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People v. Clark






Writ of error to the Municipal Court of Chicago; the Hon. JACOB M. BRAUDE, Judge, presiding. Heard in the third division of this court for


Rehearing denied and opinion modified February 25, 1954.

This is a writ of error to review a judgment upon a verdict finding defendant guilty of the offense of soliciting to prostitution in violation of chap. 38, par. 163, Ill. Rev. Stat. (1953) [Jones Ill. Stats. Ann. 37.129].

The information charged that on December 16, 1952 defendant "Did then and there willfully and unlawfully solicit to prostitution in a certain place to-wit; Post Time Tavern 357 N. Clark St. in the City of Chicago . . ."

At the close of the State's case, defendant made a motion for directed verdict, challenging, among other things, the sufficiency of the information. The only proper purpose of the motion was to present a question of law, whether there was any evidence tending to prove the elements of the offense charged. It was not a proper function of this motion to raise questions of sufficiency of the information. If the information was fatally defective there was no offense charged upon which the jury could make a finding. The motion for directed verdict was made again at the close of the evidence, again challenging the sufficiency of the information. After verdict, the information was challenged by motion in arrest of judgment. The several motions were denied.

The information recites that the judge examined the complaining witness and heard evidence before giving leave to file the information. The testimony shows that a facsimile of the judge's signature was stamped on the information. Defendant contends the endorsement was insufficient because it was not written by the judge. If there is merit to the contention, and we do not decide whether it has merit, we think defendant waived the objection by going to trial on the information.

There was a serious defect in the information as originally drawn. It did not specify a person alleged to have been solicited to prostitution. People v. Rice, 383 Ill. 584. The information was amended after the evidence was in by inserting the word "him" after the word "solicit." The word "him" referred to the complaining witness whose name appeared in the information.

In the Rice case the indictment was quashed on the defendant's motion before plea. Here defendant made no motion to quash. Defendant went to trial and sought to attack the information by the motion to direct a verdict. When asked by the court why no motion to quash was made, defendant's attorney said: "If I had moved to quash before the State had put in its case, they might amend. The State has rested and can no longer amend."

Defendant misconceived the law with respect to the amendment of the information. The rule is that informations have always been amendable at common law the same as declarations, but that indictments are amendable only by grand juries. Truitt v. People, 88 Ill. 518; Long v. People, 135 Ill. 435; People v. Wancoski, 209 Ill. App. 47. We think that the information was amendable at the trial by adding the word "him."

People v. Rice, 383 Ill. 584, is not authority to support defendant because in the instant case there was no motion to quash. The reason given by defendant's attorney why a motion was not made indicates a stratagem. At the trial defendant made no claim that she was taken by surprise, or otherwise put to disadvantage by the amendment. No motion was made based on a claim of surprise or need of time to prepare to meet the amendment. The record does not justify an inference of prejudice because of the amendment.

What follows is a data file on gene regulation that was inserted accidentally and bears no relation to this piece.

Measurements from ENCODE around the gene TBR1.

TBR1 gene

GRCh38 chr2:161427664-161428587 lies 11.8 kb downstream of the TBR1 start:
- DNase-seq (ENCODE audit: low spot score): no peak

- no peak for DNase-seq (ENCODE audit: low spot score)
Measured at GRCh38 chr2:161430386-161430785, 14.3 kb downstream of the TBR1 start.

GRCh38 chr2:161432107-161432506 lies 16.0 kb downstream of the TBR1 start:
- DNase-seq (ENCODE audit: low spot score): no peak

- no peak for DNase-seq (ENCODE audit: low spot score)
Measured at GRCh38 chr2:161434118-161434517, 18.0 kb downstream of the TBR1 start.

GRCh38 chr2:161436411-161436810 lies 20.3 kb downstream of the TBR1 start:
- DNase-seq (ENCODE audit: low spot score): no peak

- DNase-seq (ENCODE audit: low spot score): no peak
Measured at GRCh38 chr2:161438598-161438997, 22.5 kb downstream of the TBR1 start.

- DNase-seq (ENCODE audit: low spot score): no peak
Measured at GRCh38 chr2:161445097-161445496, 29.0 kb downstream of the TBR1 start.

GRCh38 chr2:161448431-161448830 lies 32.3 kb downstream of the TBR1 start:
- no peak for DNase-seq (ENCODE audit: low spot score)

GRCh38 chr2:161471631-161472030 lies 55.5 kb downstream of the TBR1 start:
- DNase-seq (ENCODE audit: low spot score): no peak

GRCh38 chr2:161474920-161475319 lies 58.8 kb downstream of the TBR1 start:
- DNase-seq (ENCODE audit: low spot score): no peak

[7-9] We find no prejudicial error in the conduct of the trial. The trial court properly denied the motion for directed verdict because there was evidence tending to prove the offense. The motion in arrest of judgment was also properly denied because the amendment supplied the deficiency at which this motion was directed.

We have read the testimony and are of the opinion that the evidence in the record leaves no reasonable doubt of the defendant's guilt. The jury was justified in finding that the complaining witness was approached by defendant in the tavern; that she asked him to buy her a drink; that she said that after her show she would be free to go to his hotel or "her place for a little party"; that this would cost him nothing "but you will have to buy me a few drinks at the bar"; that defendant said that "she liked her sex too"; that the complaining witness had one bottle of beer and the bartender filled defendant's "shot glass" with wine 35 times; that she drank two of the glasses of wine but the balance she poured in a bottle which the bartender emptied; that each drink cost 85 cents and when paid for with a dollar bill, defendant would "push" the 15 cents change back to the bartender for a tip; that the complaining witness gave the bartender a ten dollar bill which was kept and expended by the bartender repeatedly pouring out wine into three glasses; that finally defendant told the bartender to "check her out" and the bartender wrote something on a tab; that the drinks were poured "pretty fast," the complaining witness paid for them "automatically" and when he objected, defendant said, "My number is going on any minute now, and when I am finished I will go out with you"; and that when he left she was still at the bar.

We see no prejudicial error in the court's ruling upon objections to testimony. Standing alone the words used by defendant may not have amounted to the solicitation alleged. The nature of the case, however, required considerable latitude in presenting a context in which the words and conduct of defendant could be assessed.

For the reasons given the judgment is affirmed.

Judgment affirmed.

FEINBERG, P.J. and LEWE, J., concur.


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